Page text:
Hetfield noted later in the documentary film Some Kind of Monster that many songs on these two albums were initially thought by the band to be of only average quality, and polished and re-worked repeatedly until judged to be releasable.
By 1996, all of the band members had cut their hair (although Hammett eventually grew it back), which was ridiculed by many, including band friends Alice in Chains, whose edition of MTV's Unplugged featured, on Mike Inez's bass, the words "friends don't let friends get Friends haircuts." Metallica were in the audience for the taping of the show.
In 1998 Metallica compiled a double CD called Garage Inc.. The first CD contained newly recorded covers, ranging from obvious Metallica influences such as The Misfits, Thin Lizzy, Mercyful Fate and Black Sabbath to more unexpected choices like Nick Cave and Bob Seger (the band's cover of Seger's "Turn the Page" garnered extensive radio airplay). The second CD gathered together previously released covers, including the original The $5.98 E.P.: Garage Days Re-Revisited, which had become a scarce collectors' item. The CD also included B-side covers going as far back as 1984.
On March 7, 1999, Metallica were inducted into the San Francisco Walk of Fame. The mayor of San Francisco, Willie Brown, proclaimed the day "Official Metallica Day" in San Francisco. A month later, on April 21-22, 1999, Metallica recorded two performances with the San Francisco Symphony Orchestra, then conducted by Michael Kamen. Kamen, who had previously worked with Bob Rock on "Nothing Else Matters", approached the band with the idea of pairing Metallica's music with a symphony orchestra. Kamen and his staff composed additional orchestral material for a number of Metallica songs and the concerts featured broad selection of songs dating as far back as Ride the Lightning. Metallica also wrote two brand-new Kamen-scored songs for the event, "No Leaf Clover" and "−Human." The audio recording and concert footage were released later that year as the album/concert film S&M, in November 1999, on CD, VHS, VCD, and DVD.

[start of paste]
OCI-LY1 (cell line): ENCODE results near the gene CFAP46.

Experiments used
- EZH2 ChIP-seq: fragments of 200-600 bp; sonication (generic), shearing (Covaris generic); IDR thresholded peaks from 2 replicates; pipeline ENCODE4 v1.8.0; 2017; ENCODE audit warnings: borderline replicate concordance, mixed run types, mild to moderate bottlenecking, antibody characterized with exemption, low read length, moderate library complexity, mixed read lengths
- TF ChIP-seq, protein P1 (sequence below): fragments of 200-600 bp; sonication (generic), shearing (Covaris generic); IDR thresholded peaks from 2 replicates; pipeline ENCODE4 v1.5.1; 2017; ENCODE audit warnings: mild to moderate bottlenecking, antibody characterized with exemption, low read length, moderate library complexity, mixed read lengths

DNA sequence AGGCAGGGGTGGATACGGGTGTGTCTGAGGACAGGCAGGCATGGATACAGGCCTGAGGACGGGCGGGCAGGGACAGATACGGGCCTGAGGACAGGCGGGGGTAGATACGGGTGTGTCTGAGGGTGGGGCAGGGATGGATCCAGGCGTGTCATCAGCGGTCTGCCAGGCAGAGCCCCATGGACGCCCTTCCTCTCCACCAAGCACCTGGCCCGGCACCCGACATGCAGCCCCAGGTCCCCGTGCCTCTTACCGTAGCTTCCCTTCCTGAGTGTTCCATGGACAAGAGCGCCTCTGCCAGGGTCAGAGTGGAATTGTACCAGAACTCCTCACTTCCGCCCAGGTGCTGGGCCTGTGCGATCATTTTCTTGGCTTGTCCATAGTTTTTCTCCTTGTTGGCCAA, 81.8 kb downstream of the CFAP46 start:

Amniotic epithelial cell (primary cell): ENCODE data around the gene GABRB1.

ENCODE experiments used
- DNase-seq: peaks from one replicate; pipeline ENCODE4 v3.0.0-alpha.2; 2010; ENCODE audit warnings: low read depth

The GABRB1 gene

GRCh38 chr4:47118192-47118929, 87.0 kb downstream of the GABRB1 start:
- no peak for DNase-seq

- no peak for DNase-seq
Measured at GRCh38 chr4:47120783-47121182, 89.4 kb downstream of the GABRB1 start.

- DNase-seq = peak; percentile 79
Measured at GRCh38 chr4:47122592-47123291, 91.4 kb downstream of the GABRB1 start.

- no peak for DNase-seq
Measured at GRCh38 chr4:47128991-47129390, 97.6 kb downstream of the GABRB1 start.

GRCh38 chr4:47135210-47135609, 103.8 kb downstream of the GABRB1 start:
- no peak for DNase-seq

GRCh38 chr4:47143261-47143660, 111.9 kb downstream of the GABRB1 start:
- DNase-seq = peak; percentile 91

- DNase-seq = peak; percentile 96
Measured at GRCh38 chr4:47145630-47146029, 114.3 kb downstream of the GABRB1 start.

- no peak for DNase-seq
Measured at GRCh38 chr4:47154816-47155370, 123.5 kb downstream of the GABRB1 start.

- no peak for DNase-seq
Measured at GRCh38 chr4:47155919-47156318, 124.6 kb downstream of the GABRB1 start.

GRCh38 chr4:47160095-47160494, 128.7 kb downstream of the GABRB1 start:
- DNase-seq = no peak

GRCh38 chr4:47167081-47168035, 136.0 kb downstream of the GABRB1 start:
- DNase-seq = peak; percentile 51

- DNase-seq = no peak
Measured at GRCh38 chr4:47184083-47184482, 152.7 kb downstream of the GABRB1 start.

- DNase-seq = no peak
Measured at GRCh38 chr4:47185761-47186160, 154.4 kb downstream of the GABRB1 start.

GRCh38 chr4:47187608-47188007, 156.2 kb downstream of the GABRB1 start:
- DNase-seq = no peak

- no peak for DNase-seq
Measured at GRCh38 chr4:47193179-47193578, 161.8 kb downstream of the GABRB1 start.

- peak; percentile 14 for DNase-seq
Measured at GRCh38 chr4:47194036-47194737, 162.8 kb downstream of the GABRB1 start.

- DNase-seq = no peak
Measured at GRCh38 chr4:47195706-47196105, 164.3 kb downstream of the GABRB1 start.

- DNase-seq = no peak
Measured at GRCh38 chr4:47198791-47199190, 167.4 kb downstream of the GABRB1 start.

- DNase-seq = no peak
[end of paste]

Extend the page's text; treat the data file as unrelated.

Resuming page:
As to the tempo, I don't see Metallica as depressive if that is what you mean by downbeat.
most of their best stuff/things they are famous for (the black album being the major exception)came out in the 80's and the genre of which they were consistently a part was very 80's. the black album was produced in the very early 90's which were still quite "tainted" with an 80's feel to the music. the pixies for example fall into a similar category
Interesting you should say that. The Pixies were a mojor influence on Cobain from what I hear.
The Black Album is the best Metalica album according to most people and it defined rock before Cobain.
But if you don't like Metallica theree is no point in me changing your mind. I myself am going through a Metallica phase for some reason, No LEaf Clover for some reason resonates with me tremendously.
As to the types of bands you seem to be interested in, you might want to check out BECK, I don't know if anyone mentioned GREENDAY. A band you might not know about is called METRIC, but they are somewhat later, but in the same vein I think.
i was really into that song as well. in general i prefer the performances on S&M to the originals (the accompaniment of the orchestra makes them more intricate). i also own a lot of green day. i am not that big of a punk fan anymore though. perhaps some ska of some sort as i never got into it in the past and could do with a change-up
the only good Metallica was 80s Metallica. from One onward they went steadily downhill. Ride the Lightning, Garage Days, and Master of Puppets! after that it was pretty much pop crap.
some random 90's bands I liked...
Sky Cries Mary
My Life With The Thrill Kill Cult
Social Distortion (kinda 80's though)
*drags out old Primus CDs
All Hail The Flying Spaghetti Monster
Yeah, I'm gonna third Primus there...
Ever heard Mr. Bungle? The singer of Faith No More doing, well, very strange things.
Radiohead - Karma Police
The Verve - Bittersweet Symphony
ENTj - intuitive subtype - 8w9, sp/sx
Have you tried these websites?:
The first lets you put in 3 bands you like, and suggests similar artists, the second one maps out one artist in relation to others. The first one lets you do books, films too.
Also, there's http://rateyourmusic.com/
where you can rate albums out of five stars and it makes recomendations based on your ratings. It's time consuming, but very .
My suggestions would be
Wilco - Summerteeth
Grandaddy - The Sophtware Slump
and also Mogwai - Happy Songs For Happy People , though maybe not that one as its actually quite dark electronic stuff , despite the name
thanks for the recommendation! I was quite skeptical when I was instructed to type the artises I like so as to recommend me other related artises. And I was so surprised that the ones they recommended happen to be the ones I like as well!Originally Posted by Subterranean
Nirvana, Incubus, Foo Fighters
"I never saved anything for the swim back" - Vincent Freeman, Gattaca